NASA will fully assess fire impacts and damage as soon as it is safe to do so. We will continue communicating and coordinating with fire and emergency responders, Boeing, Department of Energy and State agencies and will provide relevant updates here on this site.
Additional information on the Woolsey Fire can be found on the following pages:
NASA has published a Notice of Availability (NOA) in the Federal Register for the Record of Decision for NASA Groundwater Cleanup Activities at Santa Susana Field Laboratory (SSFL).
Guided by groundwater investigations and treatability studies, NASA is eager to move forward on groundwater cleanup plans. The Record of Decision (ROD) for NASA Groundwater Cleanup Activities at SSFL outlines NASA’s decision to proceed with groundwater cleanup technologies and strategies described in the 2014 Final Environmental Impact Statement (FEIS), Proposed Demolition and Environmental Cleanup Activities at the SSFL and serves to pave the way and accelerate groundwater cleanup activities in NASA-administered areas. The groundwater cleanup activities described in the ROD are intended to prevent contaminant exposure to human and biological receptors, reduce the potential for plume migration, and reduce contaminant sources. The results of completed groundwater investigations and treatability studies will guide the development of specific groundwater cleanup plans.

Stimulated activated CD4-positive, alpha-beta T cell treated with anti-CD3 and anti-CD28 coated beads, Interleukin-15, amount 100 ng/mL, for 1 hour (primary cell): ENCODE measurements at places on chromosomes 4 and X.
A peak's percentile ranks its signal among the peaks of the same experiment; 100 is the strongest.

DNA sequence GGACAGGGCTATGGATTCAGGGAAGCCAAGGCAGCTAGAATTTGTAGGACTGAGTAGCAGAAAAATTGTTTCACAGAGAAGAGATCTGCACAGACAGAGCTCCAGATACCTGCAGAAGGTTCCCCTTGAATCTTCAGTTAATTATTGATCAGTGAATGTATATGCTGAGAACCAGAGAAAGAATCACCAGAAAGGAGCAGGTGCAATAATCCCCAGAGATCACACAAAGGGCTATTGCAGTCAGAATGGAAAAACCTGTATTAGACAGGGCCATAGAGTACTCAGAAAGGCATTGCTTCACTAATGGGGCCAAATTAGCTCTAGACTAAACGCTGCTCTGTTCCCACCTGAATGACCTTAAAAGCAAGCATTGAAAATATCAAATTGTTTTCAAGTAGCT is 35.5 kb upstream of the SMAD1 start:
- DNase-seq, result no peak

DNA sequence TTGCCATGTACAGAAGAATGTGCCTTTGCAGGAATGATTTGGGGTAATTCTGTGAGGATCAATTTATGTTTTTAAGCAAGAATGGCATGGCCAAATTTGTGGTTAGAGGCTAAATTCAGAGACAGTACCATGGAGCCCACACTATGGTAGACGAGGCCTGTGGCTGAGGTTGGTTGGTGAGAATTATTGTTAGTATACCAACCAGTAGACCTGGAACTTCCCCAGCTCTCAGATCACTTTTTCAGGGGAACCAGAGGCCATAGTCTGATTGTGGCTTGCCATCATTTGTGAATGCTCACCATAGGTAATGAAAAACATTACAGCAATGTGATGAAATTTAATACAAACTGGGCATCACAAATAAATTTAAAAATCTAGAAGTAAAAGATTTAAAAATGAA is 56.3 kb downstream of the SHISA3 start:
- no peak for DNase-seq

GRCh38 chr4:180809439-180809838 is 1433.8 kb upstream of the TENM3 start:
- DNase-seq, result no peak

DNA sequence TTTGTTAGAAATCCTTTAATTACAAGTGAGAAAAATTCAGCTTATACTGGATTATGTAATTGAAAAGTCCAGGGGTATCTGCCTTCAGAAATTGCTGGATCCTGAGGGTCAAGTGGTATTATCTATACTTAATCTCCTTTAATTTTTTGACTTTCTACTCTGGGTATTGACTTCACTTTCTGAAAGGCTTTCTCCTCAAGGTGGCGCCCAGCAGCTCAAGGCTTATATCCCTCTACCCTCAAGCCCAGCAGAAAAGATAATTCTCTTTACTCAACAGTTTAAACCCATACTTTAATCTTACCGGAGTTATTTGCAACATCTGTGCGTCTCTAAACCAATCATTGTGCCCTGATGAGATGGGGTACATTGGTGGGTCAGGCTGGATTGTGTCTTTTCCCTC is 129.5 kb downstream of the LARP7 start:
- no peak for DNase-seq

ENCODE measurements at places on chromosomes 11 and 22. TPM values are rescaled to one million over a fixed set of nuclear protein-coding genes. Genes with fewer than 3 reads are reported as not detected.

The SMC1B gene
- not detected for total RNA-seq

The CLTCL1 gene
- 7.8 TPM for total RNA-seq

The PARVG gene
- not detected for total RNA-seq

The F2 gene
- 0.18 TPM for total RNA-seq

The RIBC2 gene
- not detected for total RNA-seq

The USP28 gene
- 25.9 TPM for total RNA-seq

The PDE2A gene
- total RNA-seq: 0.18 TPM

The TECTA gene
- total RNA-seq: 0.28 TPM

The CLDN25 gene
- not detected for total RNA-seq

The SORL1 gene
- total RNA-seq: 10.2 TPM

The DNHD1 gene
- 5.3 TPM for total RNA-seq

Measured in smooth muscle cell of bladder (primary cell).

NASA’s June 2018 FieldNOTE newsletter is here! This edition reports on the site wide baseline air monitoring program, provides an update about demolition, and describes NASA’s efforts to protect some of the historic structures at SSFL.